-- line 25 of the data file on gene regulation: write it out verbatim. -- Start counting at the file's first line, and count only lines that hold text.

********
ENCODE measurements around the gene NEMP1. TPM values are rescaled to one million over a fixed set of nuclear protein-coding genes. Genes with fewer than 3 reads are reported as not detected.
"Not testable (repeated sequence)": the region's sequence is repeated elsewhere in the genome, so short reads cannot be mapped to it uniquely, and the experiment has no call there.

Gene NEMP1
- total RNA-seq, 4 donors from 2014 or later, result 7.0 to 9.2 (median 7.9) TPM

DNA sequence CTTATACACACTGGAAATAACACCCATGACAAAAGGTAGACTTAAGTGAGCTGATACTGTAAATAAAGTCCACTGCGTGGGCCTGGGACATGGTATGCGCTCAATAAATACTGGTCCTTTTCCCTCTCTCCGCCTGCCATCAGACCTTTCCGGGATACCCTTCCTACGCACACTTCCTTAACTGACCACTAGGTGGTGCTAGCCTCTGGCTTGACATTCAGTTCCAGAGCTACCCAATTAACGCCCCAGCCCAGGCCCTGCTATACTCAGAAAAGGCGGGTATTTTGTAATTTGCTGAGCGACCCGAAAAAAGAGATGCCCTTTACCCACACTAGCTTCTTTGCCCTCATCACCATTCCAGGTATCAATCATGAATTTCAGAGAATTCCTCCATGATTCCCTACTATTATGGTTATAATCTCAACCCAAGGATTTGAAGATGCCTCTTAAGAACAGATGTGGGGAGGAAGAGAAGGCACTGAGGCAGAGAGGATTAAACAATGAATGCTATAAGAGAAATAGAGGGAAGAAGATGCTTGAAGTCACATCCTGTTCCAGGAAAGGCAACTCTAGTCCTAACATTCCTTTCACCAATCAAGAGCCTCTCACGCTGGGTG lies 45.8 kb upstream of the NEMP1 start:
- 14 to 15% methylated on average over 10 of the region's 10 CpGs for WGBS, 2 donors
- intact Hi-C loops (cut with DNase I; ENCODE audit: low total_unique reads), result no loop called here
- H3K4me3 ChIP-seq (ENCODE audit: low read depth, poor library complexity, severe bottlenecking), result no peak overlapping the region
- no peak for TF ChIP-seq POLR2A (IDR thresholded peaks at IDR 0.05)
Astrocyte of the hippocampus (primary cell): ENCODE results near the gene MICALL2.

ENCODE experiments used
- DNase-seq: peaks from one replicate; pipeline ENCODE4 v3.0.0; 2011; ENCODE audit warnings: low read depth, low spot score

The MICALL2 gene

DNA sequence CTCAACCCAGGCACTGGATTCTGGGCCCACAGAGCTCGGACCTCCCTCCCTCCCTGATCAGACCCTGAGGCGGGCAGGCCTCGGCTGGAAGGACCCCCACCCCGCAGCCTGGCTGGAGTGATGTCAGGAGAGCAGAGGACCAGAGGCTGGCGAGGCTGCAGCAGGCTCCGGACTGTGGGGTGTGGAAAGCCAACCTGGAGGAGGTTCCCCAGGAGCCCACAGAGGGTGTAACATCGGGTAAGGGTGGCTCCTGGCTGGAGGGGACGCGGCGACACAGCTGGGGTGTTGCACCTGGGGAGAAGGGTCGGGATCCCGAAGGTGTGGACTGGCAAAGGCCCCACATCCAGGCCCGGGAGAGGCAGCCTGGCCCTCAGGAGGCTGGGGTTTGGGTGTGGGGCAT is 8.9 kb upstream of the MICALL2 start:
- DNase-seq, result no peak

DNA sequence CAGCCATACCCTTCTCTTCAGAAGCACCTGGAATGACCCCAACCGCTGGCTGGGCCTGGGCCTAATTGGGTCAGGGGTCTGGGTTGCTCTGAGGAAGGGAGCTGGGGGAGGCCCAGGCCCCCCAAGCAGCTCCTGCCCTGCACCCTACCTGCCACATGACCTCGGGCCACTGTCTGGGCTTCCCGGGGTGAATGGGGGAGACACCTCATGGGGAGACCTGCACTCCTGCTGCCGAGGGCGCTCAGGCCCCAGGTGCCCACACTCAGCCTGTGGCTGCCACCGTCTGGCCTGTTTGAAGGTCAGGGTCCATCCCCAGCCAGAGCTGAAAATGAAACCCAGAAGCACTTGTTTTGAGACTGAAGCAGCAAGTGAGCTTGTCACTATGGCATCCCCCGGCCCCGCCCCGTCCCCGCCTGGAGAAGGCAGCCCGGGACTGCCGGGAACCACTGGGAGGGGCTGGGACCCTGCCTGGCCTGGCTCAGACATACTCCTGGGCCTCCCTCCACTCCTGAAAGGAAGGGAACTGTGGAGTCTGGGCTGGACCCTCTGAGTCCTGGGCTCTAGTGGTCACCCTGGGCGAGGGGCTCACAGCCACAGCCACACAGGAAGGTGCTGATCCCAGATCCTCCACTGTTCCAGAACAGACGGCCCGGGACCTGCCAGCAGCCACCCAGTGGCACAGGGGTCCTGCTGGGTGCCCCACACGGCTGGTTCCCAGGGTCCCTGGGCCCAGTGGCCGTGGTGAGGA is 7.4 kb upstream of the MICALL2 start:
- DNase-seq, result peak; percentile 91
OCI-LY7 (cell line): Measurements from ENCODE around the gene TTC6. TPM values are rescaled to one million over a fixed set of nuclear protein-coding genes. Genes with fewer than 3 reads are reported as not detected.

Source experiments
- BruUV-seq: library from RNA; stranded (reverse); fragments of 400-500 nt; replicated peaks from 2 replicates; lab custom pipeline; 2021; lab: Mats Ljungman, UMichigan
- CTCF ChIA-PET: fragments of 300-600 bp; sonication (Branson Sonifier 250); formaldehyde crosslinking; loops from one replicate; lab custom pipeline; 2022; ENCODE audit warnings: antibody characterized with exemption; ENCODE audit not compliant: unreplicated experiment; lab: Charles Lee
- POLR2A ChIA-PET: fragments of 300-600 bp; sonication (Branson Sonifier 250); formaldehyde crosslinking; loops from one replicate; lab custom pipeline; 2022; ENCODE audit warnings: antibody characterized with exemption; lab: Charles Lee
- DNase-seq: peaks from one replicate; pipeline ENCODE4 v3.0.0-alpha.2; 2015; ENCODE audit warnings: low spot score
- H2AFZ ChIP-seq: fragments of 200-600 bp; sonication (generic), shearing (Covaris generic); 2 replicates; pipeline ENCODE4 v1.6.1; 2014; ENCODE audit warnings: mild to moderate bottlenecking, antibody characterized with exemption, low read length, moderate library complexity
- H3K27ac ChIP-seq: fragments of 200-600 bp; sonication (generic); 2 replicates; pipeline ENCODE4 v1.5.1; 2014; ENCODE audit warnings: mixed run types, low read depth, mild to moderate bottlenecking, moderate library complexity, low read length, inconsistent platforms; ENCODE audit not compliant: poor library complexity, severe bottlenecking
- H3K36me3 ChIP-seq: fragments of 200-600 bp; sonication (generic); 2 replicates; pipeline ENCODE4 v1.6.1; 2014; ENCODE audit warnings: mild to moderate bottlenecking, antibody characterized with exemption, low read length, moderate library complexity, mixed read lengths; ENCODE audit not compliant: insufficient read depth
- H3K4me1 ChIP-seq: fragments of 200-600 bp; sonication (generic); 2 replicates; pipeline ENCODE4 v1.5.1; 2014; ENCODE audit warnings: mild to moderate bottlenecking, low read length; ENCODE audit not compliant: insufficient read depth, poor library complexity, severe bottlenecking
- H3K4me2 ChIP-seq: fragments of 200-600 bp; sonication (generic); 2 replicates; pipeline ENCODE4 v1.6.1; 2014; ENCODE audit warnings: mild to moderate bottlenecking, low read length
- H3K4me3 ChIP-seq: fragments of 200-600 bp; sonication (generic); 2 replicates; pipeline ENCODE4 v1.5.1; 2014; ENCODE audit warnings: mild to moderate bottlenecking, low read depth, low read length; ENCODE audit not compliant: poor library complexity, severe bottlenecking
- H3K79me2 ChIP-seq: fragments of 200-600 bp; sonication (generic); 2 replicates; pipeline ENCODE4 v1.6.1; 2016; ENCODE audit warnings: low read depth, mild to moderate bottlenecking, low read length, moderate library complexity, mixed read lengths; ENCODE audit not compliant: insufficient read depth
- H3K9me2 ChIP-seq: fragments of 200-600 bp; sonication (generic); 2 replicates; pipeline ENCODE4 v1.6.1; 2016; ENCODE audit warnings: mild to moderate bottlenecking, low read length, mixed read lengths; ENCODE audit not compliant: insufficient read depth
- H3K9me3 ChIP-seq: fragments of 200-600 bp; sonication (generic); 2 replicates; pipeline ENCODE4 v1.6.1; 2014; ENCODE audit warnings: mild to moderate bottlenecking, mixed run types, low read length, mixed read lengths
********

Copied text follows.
- H3K27ac ChIP-seq: fragments of 200-600 bp; sonication (generic); 2 replicates; pipeline ENCODE4 v1.5.1; 2014; ENCODE audit warnings: mixed run types, low read depth, mild to moderate bottlenecking, moderate library complexity, low read length, inconsistent platforms; ENCODE audit not compliant: poor library complexity, severe bottlenecking